In the early twentieth century, Rose O’Neill was achieving some success as a magazine illustrator, when some decorative cupids she had drawn for a love story caught the eye of an editor at The Ladies Home Journal. Edward Bok approached O’Neill about writing stories for the creatures that she would illustrate. O’Neill offered to write the text herself and began to ponder the type of stories she should produce. The playful attitude and antics of her newly styled "Kewpies" came to her in a dream, and the artist combined the innocence of these creatures with looks and gestures from childhood sketches of her baby brother. The first Kewpie Pages appeared in the 1909 Christmas issue of The Ladies Home Journal and were an immediate success. Magazines featuring the Kewpies sold thousands of copies, and O’Neill was soon receiving requests to license the characters for everything from kitchen utensils to doorknockers. The first "Kewpie Kutout" paper dolls appeared in 1912, and there were immediate calls for a doll children could hold. The first dolls — with their signature molded tuft of hair in center of the forehead — were patented in 1913, and there were soon 21 factories turning out nine sizes of Kewpie dolls.
While the Kewpie sensation was preceded by the fad for teddy bears, its combination of trademarked design, mass marketing, merchandizing and large–scale production would prove the pattern for successful toy manufacturing in twentieth century America. In fact, the American blend of entrepreneurship, mass production and fun would prove an unprecedented bonanza for children. Mass–produced, inexpensive toys would become widely available and were promoted by urban department stores, mail-order catalogs, radio, television and ultimately, large-scale chains of exclusively toy retailers. The easy availability of toys created shared experiences defining childhood, generations and popular culture in the United States. This historic phenomenon is the focus of toy enthusiast Sharon Scott’s Toys and American Culture: An Encyclopedia.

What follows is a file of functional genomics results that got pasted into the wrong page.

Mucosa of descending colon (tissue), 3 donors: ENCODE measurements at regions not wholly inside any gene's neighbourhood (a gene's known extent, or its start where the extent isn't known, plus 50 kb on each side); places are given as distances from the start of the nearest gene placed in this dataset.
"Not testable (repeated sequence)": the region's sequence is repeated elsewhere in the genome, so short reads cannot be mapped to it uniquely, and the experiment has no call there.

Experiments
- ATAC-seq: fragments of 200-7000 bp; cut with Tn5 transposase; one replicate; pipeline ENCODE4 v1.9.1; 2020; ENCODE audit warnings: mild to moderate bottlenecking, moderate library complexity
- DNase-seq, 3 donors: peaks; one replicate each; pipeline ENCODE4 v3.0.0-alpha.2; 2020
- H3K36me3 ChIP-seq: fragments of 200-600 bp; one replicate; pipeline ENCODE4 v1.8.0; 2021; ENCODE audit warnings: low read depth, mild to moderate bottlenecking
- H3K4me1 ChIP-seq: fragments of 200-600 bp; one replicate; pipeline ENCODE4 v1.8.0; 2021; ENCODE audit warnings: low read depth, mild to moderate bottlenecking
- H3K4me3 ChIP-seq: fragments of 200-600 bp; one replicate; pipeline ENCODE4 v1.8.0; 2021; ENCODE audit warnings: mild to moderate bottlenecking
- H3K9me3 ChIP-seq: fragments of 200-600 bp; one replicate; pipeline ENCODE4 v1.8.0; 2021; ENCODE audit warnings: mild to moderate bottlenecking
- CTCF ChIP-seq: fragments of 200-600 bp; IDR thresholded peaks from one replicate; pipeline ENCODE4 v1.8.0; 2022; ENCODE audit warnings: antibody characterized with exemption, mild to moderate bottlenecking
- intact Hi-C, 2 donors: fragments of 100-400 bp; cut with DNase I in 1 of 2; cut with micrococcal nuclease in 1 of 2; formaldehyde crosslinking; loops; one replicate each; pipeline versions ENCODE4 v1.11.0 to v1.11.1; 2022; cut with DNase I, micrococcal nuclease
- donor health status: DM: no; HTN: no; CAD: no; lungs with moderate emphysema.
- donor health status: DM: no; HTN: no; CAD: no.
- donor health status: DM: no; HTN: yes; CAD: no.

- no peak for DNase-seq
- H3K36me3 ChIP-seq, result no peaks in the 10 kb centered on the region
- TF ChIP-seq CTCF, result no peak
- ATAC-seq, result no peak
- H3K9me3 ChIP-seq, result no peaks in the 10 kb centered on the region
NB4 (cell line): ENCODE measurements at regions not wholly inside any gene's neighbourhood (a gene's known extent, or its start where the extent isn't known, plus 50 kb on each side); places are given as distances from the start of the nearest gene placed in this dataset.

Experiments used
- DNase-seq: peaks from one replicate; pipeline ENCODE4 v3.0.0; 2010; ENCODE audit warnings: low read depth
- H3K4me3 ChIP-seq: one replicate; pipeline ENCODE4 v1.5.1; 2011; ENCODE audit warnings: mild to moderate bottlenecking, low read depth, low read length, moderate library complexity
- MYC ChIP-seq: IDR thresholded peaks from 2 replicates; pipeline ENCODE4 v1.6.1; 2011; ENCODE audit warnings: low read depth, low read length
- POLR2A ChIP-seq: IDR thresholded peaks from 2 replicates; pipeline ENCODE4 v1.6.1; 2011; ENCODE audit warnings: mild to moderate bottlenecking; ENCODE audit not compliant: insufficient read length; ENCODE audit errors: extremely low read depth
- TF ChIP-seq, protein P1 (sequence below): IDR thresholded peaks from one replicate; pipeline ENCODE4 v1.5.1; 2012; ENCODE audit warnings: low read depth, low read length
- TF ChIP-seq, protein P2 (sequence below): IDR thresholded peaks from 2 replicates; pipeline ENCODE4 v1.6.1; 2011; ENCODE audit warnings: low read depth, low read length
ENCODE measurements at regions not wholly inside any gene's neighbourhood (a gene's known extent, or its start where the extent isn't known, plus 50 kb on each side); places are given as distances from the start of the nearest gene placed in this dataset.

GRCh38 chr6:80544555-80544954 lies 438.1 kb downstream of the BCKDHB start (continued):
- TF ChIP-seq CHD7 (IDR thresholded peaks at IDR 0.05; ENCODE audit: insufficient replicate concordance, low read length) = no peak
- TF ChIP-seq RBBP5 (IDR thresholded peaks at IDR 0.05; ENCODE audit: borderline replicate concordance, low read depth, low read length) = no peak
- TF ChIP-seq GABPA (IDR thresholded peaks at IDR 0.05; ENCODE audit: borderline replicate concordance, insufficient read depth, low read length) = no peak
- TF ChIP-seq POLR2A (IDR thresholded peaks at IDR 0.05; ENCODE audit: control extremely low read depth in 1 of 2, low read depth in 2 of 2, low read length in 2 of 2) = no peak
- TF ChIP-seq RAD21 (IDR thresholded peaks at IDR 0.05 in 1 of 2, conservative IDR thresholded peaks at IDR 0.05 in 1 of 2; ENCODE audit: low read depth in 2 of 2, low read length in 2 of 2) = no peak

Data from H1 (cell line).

From action figures and Barbie dolls to View-Masters and yo-yos, most of the 175 entries of this encyclopedia feature popular twentieth century toys. Brand name items include Colorforms, Frisbees, Hula Hoops, Raggedy Ann, Slinkies, and Transformers. The entries describe the basic features of the product as well as their historic and social contexts. Changes in the product and major controversies are also noted. Some entries also explore the popularity of traditional types of toys such as airplanes, banks, dollhouses, guns, marbles and wind-up toys. Character merchandise gets particular attention. From Joshua Lionel Cowen, the inventor of Lionel Trains, to Ty Warner, the mogul of Beanie Babies, brief biographies outline the careers of successful toy designers. Corporate histories feature manufacturers, marketing giants and retailers. Thus, the entries include Mattel, Marx and Disney as well as FAO Schwartz, Sears and Walmart. Selected articles explore the relationship of toys to advertising, art, food and science. Issues of product safety, gender and race stereotyping and free trade are examined in articles on manufacturing, merchandizing, and monitoring organizations. The importance of toy culture is reflected in entries on museum collections and events. A special timeline links toy innovations with political and social history. The research guide includes printed books, online resources, films, organizations, toy shows and museums. Unfortunately, the high quality of the work has been compromised by poor copy editing, resulting in many misspelled words. Nonetheless, this entertaining guide to American culture will find an interested audience in school, public and academic libraries.